• Oh please! The police are just as bad at driving while on cell phones, speeding, rolling through stop signs, etc., etc., etc. Police certainly aren’t modeling the right behavior especially against general motto of “obey the law”… seemingly doesn’t apply to them. Regardless, they should enforce ALL traffic laws with ZERO TOLERANCE. Doesn’t require finding a place to “hide” to catch people! Am I the only one who drives around town or walking downtown and sees numerous moving violations??!! Seems pretty easy to identify moving infractions and stopping violators and ticketing them!! But park for five minutes too long somewhere and surely you’ll get a ticket. Only wish the same amount of time would go into enforcement of moving violations as for parking violations. Have to wonder if the issue is moving infractions/tickets and corresponding “revenue” go to the State versus parking which the town gets?

        Agreed that it’s about individuals and responsible behavior and accountability for actions, but the Police need to start enforcing the laws which will maybe start to get the violators attention!!!!

        • It is MY RIGHT-OF-WAY not yours.

          I am not going to argue about whether or not the police could do a better job. More/better enforcement would be great. The undeniable truth is that none of us have a 24/7 police police escort. Even though I am driving carefully, safely, and within the law if I see a police car I check my speedometer. Doesn’t every one? We all see the offending drivers, but I doubt that much of that behavior goes on in front of the police.

          Westporters need to change their driving habits. But then again I have been run down on Easton Rd by people in a hurry to get to Fairfield when the Merritt is slow/stopped.

          Maybe we need to all be deputized and carry big guns. Zero tolerance and summary execution will clean up the roads and reduce the population.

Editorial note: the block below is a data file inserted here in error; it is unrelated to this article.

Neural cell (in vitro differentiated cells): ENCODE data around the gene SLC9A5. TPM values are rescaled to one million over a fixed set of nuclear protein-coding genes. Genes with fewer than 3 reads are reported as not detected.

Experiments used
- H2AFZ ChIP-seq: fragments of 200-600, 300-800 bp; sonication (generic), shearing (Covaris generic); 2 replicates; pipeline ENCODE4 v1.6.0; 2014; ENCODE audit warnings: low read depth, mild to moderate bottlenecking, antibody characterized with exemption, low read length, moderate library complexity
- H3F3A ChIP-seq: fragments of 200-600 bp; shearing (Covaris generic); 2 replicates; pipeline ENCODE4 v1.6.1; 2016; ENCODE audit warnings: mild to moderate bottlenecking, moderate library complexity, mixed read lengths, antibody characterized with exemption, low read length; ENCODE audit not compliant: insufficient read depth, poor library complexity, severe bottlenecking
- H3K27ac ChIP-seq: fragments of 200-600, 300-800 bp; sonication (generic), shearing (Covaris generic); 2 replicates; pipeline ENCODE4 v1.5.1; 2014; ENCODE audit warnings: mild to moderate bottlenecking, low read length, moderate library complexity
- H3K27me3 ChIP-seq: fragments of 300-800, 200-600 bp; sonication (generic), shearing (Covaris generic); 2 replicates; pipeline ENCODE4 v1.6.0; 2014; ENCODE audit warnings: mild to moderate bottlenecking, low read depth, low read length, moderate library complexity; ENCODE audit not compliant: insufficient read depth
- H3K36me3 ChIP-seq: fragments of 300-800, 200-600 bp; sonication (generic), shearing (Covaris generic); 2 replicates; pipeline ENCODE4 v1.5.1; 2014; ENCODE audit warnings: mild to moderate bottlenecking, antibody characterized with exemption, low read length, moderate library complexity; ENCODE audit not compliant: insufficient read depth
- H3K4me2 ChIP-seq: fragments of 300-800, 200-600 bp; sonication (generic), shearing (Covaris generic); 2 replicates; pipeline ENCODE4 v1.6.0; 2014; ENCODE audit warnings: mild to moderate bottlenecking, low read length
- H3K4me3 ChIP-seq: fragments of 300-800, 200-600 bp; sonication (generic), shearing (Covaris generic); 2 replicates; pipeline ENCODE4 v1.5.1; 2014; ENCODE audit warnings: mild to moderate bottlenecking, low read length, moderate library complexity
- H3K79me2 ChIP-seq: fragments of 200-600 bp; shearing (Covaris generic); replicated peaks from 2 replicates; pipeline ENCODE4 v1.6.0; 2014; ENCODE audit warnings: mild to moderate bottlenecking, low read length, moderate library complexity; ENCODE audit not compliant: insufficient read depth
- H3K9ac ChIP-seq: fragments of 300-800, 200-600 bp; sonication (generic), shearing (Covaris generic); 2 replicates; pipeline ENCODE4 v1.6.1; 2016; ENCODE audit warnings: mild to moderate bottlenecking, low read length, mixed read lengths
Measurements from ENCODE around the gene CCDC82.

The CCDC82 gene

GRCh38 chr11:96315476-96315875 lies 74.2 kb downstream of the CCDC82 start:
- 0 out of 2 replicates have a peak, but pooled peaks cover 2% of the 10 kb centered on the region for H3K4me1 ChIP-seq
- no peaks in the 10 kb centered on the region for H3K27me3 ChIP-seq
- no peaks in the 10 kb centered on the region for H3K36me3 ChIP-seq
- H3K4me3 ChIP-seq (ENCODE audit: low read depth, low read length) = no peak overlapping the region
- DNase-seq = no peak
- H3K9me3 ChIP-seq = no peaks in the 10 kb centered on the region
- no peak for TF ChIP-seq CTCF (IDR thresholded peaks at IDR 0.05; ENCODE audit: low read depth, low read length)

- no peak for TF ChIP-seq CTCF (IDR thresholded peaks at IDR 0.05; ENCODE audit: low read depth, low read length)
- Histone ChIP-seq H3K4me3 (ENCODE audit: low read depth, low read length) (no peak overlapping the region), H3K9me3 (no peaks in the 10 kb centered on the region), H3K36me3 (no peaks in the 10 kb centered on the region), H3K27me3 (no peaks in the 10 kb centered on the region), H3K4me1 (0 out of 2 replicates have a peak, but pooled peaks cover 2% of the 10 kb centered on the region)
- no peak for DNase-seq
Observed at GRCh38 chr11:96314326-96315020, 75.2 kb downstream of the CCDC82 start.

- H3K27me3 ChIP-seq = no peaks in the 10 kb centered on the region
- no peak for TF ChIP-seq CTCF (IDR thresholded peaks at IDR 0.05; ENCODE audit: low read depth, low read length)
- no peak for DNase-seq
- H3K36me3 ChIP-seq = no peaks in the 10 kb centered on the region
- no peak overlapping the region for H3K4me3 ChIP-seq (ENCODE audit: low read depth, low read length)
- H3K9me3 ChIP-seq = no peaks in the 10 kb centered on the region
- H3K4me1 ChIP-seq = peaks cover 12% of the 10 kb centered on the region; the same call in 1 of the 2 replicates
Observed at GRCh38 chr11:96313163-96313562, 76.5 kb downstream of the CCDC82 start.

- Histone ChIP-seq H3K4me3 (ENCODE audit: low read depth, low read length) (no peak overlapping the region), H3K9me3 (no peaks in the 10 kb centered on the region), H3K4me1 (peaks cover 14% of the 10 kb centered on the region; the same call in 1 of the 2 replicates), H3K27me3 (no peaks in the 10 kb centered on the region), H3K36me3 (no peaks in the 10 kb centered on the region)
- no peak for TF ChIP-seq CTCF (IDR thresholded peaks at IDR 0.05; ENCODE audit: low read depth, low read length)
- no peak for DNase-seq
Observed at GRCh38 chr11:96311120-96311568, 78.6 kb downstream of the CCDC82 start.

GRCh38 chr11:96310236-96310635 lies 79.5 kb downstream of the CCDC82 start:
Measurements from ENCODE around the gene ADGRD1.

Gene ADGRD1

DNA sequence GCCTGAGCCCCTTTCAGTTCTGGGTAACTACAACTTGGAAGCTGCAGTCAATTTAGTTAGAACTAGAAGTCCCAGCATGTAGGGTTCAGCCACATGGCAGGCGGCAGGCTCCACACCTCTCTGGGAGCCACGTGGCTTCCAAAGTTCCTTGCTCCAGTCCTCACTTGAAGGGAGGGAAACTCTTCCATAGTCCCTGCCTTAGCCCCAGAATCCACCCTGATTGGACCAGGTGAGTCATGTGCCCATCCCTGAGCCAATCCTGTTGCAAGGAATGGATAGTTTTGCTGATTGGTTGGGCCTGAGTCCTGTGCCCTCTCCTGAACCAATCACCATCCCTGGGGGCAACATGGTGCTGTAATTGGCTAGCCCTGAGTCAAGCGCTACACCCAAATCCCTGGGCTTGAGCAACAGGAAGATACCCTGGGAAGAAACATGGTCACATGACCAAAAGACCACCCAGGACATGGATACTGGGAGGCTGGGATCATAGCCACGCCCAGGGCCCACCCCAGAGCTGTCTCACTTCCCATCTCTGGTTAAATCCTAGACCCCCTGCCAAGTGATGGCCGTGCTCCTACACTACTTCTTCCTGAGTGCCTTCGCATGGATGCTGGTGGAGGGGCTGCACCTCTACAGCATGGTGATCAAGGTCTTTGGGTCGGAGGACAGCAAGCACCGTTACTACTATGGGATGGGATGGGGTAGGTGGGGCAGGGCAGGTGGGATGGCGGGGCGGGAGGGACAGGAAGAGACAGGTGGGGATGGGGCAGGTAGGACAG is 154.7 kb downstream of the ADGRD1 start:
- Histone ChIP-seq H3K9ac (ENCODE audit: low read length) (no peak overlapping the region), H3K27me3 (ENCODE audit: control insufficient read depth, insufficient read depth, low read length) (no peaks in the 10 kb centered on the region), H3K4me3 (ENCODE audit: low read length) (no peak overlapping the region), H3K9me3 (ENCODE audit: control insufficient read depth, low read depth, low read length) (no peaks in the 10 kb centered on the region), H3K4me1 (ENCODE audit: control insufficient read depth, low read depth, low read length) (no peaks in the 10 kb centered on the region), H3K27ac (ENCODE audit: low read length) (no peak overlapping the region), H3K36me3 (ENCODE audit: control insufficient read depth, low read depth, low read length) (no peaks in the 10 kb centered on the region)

• The police aren’t allowed to “Hide” to catch the scofflaws.

        They have to be in plain sight…otherwise they would need a warrant.

        • Said it “DOESN’T” require a place to hide for the police to do their job… it is so obvious and visible in everyday situations. Tickets and drivers license demerit points should be issued/zero tolence PLEASE!!!

        • It is MY RIGHT-OF-WAY not yours.

          When the police are in the unmarked muscle cars tucked off to the side of the Post Road on the Southport end of town are they doing so with a warrant? They may not be 100% “hidden”, but they are certainly not in plain sight of the oncoming driver. Would you could clarify your statement? Are warrants issued for unmarked cars and plainclothes detectives? What are you talking about?

          My original point is simple: if there is a police car on the road or clearly on the side of the road most of the outrageous behavior is kept in check. Also, no matter how many times I see people pulled over for speeding in that area there are still drivers speeding by me when the police are not present. Agreed, the police should enforce the laws, but ultimately our “civil” society is entirely dependent upon the behavior of the civilians.

    • David J Loffredo

      Sidewalks? Bike Lanes? Bury the Power Lines? I think you just proposed $100M worth of infrastructure in a town that struggles to find extra pennies to keep the bus service active.

      Westport may no longer be “the country” but these are the same streets from 50 years ago and the population is essentially unchanged. What has changed is that people now exercise (although it’s hard to tell by the chubbiness on Compo Beach) and the “cars” have doubled in size.

      In reality there are only a small handful of streets wide enough for bike lanes and they already have them (Compo South, Greens Farms Road). There are also only a few areas that really need sidewalks (downtown, Saugatuck, along the Post Road) and they’re there too.

      As an avid runner I feel like I take my life in my own hands every time I venture down roads like Sturges Highway that are curvy and narrow and have blind turns. I run against traffic with bright colors and hope for the best.

      There’s not a government solution to this, people just need to use a little common sense and exercise some decorum. Westport will never be a “bike friendly town” and there’s zero reason for a bike share program. If that’s what you’re looking for, move to Brooklyn.